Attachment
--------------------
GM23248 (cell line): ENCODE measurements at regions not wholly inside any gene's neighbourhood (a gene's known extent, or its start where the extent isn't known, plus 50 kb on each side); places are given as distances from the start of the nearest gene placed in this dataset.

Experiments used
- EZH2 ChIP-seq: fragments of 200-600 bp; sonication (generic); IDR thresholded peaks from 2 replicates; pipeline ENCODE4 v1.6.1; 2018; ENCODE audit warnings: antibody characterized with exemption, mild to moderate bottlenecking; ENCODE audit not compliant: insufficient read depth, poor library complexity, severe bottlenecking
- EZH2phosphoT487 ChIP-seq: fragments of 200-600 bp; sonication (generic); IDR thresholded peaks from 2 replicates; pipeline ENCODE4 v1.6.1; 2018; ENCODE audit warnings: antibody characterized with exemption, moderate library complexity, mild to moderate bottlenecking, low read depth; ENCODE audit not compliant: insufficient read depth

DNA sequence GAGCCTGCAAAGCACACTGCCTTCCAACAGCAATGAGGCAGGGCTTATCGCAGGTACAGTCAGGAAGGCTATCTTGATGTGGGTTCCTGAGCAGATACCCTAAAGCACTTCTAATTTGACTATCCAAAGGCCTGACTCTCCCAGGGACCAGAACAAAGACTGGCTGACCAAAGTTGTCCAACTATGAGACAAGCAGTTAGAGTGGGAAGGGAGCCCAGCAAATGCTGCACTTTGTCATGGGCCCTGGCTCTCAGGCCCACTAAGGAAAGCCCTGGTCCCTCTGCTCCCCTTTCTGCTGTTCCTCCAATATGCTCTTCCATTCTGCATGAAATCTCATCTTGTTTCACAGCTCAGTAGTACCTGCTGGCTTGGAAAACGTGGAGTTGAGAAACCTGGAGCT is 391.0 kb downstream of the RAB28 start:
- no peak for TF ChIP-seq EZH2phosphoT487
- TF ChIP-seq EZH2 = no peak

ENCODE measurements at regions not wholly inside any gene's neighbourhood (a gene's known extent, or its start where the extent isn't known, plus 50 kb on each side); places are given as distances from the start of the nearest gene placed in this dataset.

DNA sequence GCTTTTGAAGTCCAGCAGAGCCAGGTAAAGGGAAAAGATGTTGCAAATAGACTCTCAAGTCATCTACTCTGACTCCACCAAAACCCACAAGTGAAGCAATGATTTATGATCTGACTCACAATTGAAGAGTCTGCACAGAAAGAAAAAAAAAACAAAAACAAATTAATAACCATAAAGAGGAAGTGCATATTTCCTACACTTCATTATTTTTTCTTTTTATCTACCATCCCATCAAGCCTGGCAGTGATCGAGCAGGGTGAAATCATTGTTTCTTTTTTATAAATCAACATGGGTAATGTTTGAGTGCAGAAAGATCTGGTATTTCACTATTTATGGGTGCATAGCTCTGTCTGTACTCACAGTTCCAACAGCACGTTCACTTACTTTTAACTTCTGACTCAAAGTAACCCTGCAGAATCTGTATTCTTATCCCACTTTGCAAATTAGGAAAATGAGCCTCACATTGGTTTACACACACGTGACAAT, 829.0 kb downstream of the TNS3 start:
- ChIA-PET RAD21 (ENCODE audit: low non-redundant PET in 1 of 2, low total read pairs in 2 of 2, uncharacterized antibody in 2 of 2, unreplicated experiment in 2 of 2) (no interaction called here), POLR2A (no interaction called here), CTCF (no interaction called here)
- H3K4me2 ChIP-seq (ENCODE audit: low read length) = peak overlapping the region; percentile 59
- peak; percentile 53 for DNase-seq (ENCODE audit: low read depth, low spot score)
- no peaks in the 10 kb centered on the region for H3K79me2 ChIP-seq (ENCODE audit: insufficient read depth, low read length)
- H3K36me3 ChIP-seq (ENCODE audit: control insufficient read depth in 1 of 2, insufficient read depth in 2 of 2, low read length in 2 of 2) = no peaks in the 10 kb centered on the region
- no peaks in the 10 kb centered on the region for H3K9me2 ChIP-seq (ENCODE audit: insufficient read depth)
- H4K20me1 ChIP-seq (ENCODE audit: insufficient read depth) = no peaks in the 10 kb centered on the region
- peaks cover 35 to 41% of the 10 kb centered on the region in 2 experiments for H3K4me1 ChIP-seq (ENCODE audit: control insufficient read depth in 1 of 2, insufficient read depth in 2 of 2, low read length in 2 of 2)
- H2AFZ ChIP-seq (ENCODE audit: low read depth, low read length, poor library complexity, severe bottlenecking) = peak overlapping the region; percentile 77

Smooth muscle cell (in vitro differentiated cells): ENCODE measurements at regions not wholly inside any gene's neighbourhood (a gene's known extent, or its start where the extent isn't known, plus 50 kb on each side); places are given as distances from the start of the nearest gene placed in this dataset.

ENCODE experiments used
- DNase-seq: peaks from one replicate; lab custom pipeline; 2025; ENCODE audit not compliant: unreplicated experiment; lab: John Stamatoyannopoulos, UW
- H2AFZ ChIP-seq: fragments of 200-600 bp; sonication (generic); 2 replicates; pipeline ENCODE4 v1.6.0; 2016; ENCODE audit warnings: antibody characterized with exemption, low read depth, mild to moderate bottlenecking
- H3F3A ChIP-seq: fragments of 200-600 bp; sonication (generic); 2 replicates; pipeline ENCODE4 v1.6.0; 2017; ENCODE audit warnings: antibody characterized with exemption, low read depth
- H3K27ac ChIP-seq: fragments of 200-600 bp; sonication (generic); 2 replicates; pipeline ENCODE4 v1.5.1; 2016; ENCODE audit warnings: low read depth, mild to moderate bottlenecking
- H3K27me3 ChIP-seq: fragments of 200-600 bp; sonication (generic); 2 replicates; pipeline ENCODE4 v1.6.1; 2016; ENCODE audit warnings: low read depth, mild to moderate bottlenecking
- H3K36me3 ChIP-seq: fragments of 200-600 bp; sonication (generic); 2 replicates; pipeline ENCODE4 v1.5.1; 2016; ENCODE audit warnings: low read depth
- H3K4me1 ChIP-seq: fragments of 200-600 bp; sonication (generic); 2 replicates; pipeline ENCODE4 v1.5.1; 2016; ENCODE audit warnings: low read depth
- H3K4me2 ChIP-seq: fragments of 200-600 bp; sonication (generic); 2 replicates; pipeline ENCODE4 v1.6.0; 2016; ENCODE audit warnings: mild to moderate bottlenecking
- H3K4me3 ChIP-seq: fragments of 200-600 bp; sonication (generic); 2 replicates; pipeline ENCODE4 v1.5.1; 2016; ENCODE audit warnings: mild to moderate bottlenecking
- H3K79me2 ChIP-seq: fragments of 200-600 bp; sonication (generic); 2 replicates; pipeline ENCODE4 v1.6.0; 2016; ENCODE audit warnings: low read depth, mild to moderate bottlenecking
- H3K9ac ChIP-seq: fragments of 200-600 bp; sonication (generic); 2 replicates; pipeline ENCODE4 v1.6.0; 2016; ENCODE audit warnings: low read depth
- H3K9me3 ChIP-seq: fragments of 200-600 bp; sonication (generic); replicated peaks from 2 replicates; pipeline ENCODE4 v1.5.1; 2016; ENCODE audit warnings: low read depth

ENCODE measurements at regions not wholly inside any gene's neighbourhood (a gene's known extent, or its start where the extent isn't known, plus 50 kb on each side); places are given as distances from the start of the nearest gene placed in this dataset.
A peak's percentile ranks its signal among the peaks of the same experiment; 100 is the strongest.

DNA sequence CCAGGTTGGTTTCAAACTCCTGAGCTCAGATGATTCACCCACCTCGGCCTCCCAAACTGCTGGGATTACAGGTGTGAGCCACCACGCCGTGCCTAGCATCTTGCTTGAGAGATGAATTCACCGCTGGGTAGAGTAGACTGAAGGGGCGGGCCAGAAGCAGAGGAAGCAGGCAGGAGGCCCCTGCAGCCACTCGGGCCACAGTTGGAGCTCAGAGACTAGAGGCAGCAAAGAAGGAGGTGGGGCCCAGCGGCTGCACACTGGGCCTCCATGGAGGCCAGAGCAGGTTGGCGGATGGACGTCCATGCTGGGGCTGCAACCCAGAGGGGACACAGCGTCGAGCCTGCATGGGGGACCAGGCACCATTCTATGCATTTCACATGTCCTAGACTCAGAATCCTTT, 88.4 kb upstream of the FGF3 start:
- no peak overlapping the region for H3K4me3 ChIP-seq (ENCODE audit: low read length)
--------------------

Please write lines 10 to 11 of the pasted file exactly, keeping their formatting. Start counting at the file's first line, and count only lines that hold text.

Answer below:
- ChIA-PET RAD21 (ENCODE audit: low non-redundant PET in 1 of 2, low total read pairs in 2 of 2, uncharacterized antibody in 2 of 2, unreplicated experiment in 2 of 2) (no interaction called here), POLR2A (no interaction called here), CTCF (no interaction called here)
- H3K4me2 ChIP-seq (ENCODE audit: low read length) = peak overlapping the region; percentile 59